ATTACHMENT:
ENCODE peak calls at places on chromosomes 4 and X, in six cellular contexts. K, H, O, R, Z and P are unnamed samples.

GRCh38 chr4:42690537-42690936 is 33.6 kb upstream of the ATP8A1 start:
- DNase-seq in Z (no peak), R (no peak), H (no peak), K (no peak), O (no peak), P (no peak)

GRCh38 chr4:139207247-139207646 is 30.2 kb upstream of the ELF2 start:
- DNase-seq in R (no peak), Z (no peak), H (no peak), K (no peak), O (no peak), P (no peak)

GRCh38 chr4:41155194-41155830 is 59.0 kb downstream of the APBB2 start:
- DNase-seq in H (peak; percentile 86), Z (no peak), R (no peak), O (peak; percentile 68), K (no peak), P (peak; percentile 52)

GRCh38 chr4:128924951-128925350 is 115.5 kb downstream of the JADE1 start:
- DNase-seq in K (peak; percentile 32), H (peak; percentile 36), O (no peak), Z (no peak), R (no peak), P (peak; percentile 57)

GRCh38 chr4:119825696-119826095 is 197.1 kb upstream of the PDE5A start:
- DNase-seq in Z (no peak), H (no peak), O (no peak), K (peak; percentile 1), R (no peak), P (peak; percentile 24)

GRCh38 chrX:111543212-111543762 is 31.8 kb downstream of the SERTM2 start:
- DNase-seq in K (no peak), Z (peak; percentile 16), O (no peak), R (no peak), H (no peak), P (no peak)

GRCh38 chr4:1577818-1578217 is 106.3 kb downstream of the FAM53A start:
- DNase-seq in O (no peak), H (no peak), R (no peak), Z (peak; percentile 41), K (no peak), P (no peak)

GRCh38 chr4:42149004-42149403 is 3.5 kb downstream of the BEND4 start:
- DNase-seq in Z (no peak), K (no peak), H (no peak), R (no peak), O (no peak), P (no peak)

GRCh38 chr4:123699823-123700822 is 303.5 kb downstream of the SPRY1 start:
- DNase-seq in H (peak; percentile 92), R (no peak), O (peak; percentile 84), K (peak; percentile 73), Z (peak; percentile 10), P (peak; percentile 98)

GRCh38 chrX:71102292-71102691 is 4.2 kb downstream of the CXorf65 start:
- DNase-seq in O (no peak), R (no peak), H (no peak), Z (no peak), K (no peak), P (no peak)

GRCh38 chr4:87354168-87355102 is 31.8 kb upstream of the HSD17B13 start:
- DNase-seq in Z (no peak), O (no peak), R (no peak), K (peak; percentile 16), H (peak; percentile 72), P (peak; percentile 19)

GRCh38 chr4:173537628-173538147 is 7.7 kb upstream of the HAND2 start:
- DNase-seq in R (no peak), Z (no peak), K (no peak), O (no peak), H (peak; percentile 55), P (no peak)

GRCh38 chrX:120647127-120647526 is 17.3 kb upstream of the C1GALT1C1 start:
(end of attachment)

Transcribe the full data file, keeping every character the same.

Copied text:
ENCODE peak calls at places on chromosomes 4 and X, in six cellular contexts. K, H, O, R, Z and P are unnamed samples.

GRCh38 chr4:42690537-42690936 is 33.6 kb upstream of the ATP8A1 start:
- DNase-seq in Z (no peak), R (no peak), H (no peak), K (no peak), O (no peak), P (no peak)

GRCh38 chr4:139207247-139207646 is 30.2 kb upstream of the ELF2 start:
- DNase-seq in R (no peak), Z (no peak), H (no peak), K (no peak), O (no peak), P (no peak)

GRCh38 chr4:41155194-41155830 is 59.0 kb downstream of the APBB2 start:
- DNase-seq in H (peak; percentile 86), Z (no peak), R (no peak), O (peak; percentile 68), K (no peak), P (peak; percentile 52)

GRCh38 chr4:128924951-128925350 is 115.5 kb downstream of the JADE1 start:
- DNase-seq in K (peak; percentile 32), H (peak; percentile 36), O (no peak), Z (no peak), R (no peak), P (peak; percentile 57)

GRCh38 chr4:119825696-119826095 is 197.1 kb upstream of the PDE5A start:
- DNase-seq in Z (no peak), H (no peak), O (no peak), K (peak; percentile 1), R (no peak), P (peak; percentile 24)

GRCh38 chrX:111543212-111543762 is 31.8 kb downstream of the SERTM2 start:
- DNase-seq in K (no peak), Z (peak; percentile 16), O (no peak), R (no peak), H (no peak), P (no peak)

GRCh38 chr4:1577818-1578217 is 106.3 kb downstream of the FAM53A start:
- DNase-seq in O (no peak), H (no peak), R (no peak), Z (peak; percentile 41), K (no peak), P (no peak)

GRCh38 chr4:42149004-42149403 is 3.5 kb downstream of the BEND4 start:
- DNase-seq in Z (no peak), K (no peak), H (no peak), R (no peak), O (no peak), P (no peak)

GRCh38 chr4:123699823-123700822 is 303.5 kb downstream of the SPRY1 start:
- DNase-seq in H (peak; percentile 92), R (no peak), O (peak; percentile 84), K (peak; percentile 73), Z (peak; percentile 10), P (peak; percentile 98)

GRCh38 chrX:71102292-71102691 is 4.2 kb downstream of the CXorf65 start:
- DNase-seq in O (no peak), R (no peak), H (no peak), Z (no peak), K (no peak), P (no peak)

GRCh38 chr4:87354168-87355102 is 31.8 kb upstream of the HSD17B13 start:
- DNase-seq in Z (no peak), O (no peak), R (no peak), K (peak; percentile 16), H (peak; percentile 72), P (peak; percentile 19)

GRCh38 chr4:173537628-173538147 is 7.7 kb upstream of the HAND2 start:
- DNase-seq in R (no peak), Z (no peak), K (no peak), O (no peak), H (peak; percentile 55), P (no peak)

GRCh38 chrX:120647127-120647526 is 17.3 kb upstream of the C1GALT1C1 start: